by Nanette Kalis
The Bayh-Dole Act of 1980 marked the moment when universities could finally lay claim to the innovations developed within their environs. In the wake of this groundbreaking legislation, the technology transfer movement within higher education was born. To some it was a superb, new way to generate revenue and polish the school’s reputation. To others it was an oxymoron, a dichotomy, a flat-out bad idea.
Universities are ideally suited to education and research. Partnering with businesses, developing portfolios and deal-making with corporations ran up against those dearly held missions.
The draw was too strong, however, and universities not only kicked technology transfer engines into gear, they went beyond. Realizing that merely transferring technology to established, large corporations was not always the best vehicle for bringing early-stage technologies to the market, they began technology commercialization efforts and went on to set up business incubation programs. They plunged headlong into new company formation.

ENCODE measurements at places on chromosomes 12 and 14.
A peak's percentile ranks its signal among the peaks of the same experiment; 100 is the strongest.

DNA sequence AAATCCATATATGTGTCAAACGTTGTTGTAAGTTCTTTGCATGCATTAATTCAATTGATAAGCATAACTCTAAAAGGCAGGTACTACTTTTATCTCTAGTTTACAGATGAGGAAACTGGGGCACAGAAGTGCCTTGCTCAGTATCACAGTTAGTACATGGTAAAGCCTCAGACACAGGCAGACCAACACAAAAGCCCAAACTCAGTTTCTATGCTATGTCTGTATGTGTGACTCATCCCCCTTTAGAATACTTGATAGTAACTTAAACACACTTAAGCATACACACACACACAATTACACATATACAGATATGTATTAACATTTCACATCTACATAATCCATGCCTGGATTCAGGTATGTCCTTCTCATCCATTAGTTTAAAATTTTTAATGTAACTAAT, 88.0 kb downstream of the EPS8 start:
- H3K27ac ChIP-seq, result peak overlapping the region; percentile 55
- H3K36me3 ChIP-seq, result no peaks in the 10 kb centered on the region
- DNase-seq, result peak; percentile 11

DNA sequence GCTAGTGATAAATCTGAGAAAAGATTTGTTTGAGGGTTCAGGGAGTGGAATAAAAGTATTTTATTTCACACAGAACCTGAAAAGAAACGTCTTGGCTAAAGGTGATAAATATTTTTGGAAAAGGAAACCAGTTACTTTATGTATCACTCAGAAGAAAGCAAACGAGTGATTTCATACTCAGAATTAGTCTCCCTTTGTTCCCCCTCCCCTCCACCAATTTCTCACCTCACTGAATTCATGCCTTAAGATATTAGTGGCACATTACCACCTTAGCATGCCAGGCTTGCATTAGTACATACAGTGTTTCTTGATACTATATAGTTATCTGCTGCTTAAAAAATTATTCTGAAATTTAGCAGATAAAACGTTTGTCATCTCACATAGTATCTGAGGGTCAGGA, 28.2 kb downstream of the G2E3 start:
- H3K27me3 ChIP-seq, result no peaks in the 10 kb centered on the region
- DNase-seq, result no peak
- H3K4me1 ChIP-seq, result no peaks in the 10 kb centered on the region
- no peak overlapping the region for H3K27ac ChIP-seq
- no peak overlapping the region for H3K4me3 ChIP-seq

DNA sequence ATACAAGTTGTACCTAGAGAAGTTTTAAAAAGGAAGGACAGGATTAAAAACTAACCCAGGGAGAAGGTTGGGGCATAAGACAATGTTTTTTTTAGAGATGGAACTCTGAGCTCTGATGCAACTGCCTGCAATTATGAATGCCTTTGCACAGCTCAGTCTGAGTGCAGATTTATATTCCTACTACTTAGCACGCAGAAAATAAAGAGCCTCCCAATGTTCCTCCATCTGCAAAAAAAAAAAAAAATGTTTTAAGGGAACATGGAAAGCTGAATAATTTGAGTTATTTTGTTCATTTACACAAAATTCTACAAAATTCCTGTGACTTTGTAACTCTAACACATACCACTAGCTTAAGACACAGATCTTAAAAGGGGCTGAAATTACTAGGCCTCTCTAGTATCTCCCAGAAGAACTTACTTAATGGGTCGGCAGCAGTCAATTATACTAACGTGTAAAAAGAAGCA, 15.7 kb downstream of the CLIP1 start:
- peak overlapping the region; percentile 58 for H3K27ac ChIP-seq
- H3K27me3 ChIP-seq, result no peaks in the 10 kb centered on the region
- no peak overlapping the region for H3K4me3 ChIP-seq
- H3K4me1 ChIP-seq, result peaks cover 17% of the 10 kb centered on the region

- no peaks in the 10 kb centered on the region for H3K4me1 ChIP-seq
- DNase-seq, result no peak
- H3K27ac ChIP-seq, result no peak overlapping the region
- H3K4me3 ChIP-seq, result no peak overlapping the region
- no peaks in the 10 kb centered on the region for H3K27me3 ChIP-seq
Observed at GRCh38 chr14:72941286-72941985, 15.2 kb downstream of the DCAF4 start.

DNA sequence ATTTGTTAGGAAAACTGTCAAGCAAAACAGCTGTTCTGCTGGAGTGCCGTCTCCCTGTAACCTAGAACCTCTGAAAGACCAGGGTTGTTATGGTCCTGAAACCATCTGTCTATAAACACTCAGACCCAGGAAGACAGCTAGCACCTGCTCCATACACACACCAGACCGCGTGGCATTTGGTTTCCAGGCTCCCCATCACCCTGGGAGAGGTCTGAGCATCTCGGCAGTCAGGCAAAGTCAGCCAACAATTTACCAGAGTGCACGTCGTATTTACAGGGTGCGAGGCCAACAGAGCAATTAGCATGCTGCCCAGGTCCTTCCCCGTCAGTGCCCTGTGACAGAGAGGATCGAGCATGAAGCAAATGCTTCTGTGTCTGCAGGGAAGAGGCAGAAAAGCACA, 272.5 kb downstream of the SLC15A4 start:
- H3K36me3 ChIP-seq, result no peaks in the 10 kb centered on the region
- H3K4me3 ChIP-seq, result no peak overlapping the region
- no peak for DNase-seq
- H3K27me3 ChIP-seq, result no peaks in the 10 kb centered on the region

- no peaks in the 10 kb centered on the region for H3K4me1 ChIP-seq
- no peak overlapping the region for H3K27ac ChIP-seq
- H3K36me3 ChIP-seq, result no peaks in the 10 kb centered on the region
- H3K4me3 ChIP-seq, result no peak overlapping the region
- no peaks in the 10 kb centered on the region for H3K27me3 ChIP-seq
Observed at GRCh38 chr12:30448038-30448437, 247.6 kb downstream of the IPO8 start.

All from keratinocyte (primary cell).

One piece of research summed up best the factors that lead one university to be better than another at incubation and tech commercialization. Benchmarking Best Practices for University-Industry Technology Transfer: Working with Startup Companies (1995) came from the Southern Technology Council (STC), a division of the Southern Growth Policies Board. It listed success factors in technology commercialization that hold true today. These factors run the gamut from formal, stated policies to more intangible – and informal – attitudes that promote entrepreneurship among faculty, students and community members. The various factors have the combined effect of overcoming the cultural gaps discussed earlier – of bridging the chasm between academia and entrepreneurship. Below are the success factors and examples of how universities have put them to work.
Keywords: technology commercialization, special-focus incubator, specialized equipment/facilities, technology commercialization, technology incubator, university partnerships
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